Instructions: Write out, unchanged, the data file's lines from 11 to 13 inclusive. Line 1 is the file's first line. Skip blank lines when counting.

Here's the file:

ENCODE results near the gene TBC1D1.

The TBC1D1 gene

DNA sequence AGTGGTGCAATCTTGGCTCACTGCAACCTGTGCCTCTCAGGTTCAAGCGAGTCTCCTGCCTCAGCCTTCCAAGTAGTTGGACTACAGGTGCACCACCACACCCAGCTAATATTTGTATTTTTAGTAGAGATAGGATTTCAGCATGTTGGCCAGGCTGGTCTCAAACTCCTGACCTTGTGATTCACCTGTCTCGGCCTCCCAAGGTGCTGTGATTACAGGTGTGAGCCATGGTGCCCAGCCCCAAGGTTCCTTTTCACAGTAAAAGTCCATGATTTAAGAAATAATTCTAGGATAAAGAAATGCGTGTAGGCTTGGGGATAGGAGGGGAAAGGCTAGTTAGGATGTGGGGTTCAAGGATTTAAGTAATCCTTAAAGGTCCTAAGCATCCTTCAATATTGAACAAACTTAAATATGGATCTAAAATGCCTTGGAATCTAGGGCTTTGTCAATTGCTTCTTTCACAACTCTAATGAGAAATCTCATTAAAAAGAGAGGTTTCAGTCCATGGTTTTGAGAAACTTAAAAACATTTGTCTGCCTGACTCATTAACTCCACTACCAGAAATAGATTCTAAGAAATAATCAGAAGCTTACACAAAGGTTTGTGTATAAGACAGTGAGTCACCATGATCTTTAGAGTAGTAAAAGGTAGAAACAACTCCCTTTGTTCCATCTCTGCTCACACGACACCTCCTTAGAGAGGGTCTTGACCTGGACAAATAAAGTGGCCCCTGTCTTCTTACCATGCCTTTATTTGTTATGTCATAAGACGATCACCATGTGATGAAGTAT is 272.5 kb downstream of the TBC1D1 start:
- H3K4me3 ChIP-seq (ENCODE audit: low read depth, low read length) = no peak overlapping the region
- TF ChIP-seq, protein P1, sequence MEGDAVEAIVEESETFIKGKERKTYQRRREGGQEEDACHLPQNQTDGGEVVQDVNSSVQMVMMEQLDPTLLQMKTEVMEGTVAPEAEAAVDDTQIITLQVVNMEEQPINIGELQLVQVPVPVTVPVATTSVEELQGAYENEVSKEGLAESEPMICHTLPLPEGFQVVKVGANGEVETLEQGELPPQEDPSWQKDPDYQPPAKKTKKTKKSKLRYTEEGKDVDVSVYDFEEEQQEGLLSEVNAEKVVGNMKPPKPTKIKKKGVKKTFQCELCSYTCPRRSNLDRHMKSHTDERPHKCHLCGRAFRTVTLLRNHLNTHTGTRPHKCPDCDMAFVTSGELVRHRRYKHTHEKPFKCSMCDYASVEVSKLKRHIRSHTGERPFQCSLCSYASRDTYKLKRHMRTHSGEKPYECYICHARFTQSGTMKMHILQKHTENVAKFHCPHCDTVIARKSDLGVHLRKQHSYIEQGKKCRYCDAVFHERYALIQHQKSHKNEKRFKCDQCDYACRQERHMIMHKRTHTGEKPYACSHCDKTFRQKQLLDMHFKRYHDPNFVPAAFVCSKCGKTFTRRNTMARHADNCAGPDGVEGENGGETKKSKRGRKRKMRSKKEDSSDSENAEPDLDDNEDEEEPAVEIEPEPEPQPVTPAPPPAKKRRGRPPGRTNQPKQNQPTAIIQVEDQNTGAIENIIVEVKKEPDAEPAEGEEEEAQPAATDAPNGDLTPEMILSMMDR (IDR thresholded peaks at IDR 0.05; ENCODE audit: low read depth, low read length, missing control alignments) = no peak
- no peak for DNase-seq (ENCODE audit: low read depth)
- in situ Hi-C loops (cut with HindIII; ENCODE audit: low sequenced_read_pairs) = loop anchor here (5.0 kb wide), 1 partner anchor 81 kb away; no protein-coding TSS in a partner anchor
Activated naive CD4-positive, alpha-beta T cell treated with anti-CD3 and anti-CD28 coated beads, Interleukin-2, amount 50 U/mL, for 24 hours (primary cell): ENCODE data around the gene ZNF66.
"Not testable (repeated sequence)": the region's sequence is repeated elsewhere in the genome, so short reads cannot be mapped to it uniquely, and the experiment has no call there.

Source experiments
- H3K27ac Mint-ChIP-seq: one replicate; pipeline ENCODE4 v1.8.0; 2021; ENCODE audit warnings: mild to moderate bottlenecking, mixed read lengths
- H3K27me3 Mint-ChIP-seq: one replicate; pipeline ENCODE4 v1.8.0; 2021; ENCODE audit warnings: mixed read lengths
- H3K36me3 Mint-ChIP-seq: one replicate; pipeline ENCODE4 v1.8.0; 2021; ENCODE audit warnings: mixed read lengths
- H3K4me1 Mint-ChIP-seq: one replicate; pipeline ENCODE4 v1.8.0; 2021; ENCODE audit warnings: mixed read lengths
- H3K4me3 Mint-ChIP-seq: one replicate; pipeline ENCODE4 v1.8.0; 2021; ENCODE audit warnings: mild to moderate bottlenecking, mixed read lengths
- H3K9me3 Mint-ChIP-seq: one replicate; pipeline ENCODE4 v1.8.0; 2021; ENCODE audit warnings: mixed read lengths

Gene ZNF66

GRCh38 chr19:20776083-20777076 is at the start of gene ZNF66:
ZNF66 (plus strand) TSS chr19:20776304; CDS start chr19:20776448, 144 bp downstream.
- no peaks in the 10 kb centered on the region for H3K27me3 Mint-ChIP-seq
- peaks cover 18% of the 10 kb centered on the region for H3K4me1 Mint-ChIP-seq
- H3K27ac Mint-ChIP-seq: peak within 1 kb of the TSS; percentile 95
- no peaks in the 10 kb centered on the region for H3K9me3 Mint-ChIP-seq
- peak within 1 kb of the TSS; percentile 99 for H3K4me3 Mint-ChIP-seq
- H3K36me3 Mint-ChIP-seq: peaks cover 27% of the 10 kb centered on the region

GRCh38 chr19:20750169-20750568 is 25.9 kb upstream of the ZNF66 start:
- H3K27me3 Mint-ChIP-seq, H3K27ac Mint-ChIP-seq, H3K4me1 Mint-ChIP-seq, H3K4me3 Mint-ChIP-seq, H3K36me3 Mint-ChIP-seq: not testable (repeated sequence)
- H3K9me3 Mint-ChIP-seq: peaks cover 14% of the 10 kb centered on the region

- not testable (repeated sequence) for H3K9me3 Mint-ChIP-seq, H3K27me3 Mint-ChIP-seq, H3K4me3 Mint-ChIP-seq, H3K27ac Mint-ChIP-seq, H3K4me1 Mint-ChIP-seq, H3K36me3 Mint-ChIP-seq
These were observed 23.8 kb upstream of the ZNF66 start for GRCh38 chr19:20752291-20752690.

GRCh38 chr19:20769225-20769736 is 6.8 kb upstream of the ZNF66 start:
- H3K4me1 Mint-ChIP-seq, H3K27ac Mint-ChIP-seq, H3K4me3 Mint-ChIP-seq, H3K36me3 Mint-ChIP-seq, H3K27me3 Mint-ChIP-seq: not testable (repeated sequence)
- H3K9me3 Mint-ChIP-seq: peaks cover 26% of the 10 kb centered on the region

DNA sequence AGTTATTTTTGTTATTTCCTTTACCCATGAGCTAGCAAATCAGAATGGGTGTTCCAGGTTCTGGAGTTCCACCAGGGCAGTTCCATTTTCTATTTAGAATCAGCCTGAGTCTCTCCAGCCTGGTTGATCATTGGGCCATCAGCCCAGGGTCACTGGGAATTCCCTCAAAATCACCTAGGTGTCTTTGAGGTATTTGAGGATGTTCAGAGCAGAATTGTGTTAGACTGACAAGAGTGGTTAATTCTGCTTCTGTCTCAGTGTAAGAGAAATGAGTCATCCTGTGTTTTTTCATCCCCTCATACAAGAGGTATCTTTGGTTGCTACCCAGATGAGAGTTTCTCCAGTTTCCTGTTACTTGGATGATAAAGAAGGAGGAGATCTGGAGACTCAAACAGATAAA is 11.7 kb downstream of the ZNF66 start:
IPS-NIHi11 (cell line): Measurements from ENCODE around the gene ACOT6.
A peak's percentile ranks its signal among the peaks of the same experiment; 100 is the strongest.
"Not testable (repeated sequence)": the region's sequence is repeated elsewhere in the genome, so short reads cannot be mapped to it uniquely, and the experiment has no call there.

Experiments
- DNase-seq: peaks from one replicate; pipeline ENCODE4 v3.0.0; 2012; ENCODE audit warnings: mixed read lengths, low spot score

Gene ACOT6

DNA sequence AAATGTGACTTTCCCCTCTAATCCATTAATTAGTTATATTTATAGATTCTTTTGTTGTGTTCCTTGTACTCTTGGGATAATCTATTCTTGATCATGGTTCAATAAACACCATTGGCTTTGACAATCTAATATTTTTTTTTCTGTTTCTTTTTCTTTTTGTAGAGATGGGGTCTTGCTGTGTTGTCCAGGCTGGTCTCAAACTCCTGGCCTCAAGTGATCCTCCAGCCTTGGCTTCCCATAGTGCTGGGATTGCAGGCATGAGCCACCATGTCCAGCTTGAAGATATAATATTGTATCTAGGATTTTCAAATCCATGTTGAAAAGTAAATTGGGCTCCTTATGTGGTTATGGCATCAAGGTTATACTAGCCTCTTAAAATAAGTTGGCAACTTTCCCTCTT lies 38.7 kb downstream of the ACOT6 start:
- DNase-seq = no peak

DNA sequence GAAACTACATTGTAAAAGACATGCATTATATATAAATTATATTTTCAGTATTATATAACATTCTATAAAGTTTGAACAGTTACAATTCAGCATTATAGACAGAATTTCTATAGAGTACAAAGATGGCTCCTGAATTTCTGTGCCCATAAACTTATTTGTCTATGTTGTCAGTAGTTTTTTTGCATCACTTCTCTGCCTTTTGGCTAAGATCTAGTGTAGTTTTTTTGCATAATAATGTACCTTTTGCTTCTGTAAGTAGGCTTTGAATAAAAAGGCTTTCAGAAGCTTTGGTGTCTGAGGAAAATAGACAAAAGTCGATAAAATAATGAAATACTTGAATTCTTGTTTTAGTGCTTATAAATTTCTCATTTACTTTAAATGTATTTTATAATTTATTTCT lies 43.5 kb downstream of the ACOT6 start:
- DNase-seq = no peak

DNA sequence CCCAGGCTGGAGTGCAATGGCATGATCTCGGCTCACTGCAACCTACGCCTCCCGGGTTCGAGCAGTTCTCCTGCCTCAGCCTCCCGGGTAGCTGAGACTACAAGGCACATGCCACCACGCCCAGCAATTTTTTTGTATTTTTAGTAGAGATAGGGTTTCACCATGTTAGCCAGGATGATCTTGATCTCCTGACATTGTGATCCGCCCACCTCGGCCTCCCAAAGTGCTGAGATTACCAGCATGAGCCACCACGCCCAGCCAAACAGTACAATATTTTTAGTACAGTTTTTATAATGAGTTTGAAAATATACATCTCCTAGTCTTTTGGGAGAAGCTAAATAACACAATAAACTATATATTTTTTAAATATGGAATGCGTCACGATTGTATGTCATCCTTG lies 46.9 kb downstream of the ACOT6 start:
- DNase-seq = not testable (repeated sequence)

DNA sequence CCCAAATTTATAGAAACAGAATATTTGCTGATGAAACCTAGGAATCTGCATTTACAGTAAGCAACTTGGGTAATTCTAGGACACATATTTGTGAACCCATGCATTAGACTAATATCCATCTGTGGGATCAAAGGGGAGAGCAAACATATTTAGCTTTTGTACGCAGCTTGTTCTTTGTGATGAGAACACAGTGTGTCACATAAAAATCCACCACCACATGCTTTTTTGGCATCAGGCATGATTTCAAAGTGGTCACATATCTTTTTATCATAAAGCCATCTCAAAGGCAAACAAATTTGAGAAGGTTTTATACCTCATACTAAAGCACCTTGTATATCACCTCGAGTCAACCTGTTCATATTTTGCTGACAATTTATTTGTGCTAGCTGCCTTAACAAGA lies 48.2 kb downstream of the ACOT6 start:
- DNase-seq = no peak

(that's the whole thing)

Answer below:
- H3K27ac Mint-ChIP-seq: one replicate; pipeline ENCODE4 v1.8.0; 2021; ENCODE audit warnings: mild to moderate bottlenecking, mixed read lengths
- H3K27me3 Mint-ChIP-seq: one replicate; pipeline ENCODE4 v1.8.0; 2021; ENCODE audit warnings: mixed read lengths
- H3K36me3 Mint-ChIP-seq: one replicate; pipeline ENCODE4 v1.8.0; 2021; ENCODE audit warnings: mixed read lengths